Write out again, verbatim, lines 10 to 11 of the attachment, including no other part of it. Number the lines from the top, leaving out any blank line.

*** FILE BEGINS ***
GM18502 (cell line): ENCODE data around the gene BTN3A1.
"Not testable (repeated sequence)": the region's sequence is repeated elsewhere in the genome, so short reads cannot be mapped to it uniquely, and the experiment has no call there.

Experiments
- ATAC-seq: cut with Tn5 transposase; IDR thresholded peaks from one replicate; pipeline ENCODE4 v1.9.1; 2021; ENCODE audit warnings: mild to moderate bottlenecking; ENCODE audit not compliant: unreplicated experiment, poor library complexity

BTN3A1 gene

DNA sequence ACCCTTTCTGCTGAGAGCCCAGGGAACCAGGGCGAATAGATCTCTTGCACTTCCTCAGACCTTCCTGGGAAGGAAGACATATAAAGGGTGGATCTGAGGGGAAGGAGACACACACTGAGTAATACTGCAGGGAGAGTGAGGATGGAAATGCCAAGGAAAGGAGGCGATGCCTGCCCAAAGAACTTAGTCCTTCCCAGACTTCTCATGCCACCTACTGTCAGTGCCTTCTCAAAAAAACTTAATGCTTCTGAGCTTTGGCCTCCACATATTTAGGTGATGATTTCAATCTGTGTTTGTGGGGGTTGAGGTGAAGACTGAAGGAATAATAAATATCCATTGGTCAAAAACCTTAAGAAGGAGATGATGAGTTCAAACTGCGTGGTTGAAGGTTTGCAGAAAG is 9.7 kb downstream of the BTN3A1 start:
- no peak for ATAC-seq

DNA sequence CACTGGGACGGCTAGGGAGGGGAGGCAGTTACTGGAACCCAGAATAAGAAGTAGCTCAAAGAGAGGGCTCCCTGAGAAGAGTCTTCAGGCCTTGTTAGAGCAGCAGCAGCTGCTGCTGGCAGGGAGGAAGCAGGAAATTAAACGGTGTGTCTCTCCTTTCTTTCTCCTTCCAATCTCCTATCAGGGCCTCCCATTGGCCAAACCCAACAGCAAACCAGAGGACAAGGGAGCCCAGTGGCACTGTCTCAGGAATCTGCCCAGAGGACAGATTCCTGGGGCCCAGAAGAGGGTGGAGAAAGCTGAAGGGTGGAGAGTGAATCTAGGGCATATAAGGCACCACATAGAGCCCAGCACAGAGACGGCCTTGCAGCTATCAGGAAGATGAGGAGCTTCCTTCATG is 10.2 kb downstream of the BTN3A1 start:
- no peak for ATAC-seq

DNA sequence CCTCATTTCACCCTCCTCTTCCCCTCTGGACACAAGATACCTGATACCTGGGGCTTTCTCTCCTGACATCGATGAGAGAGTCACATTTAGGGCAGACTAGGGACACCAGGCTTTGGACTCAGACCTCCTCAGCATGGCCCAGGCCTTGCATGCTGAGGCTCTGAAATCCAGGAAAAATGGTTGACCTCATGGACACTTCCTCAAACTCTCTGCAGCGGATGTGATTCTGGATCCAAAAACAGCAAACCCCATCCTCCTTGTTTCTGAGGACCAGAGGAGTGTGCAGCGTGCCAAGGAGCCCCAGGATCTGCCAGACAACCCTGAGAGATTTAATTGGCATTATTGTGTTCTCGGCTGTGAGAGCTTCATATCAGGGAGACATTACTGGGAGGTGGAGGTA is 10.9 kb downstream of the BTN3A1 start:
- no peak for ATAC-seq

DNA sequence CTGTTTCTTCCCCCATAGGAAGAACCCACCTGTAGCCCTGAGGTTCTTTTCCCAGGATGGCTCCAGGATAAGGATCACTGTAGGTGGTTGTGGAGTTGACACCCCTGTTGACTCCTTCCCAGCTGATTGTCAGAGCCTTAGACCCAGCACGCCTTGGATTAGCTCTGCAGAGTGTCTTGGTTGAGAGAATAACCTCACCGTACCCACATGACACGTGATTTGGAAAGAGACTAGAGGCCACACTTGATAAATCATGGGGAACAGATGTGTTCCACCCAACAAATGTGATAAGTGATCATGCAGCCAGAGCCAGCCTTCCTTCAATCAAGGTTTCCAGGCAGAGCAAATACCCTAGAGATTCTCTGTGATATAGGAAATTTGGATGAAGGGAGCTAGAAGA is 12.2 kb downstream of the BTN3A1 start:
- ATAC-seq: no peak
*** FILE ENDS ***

DNA sequence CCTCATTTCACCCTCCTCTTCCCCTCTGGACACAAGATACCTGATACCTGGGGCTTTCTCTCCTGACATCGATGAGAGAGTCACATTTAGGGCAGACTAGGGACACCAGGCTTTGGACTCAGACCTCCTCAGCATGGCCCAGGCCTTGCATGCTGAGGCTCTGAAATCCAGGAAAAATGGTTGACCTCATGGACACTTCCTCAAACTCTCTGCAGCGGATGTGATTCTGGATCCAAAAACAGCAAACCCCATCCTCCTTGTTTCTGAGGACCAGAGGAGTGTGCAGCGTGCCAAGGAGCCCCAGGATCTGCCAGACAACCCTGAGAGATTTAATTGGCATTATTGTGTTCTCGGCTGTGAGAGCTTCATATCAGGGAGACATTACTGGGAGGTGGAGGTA is 10.9 kb downstream of the BTN3A1 start:
- no peak for ATAC-seq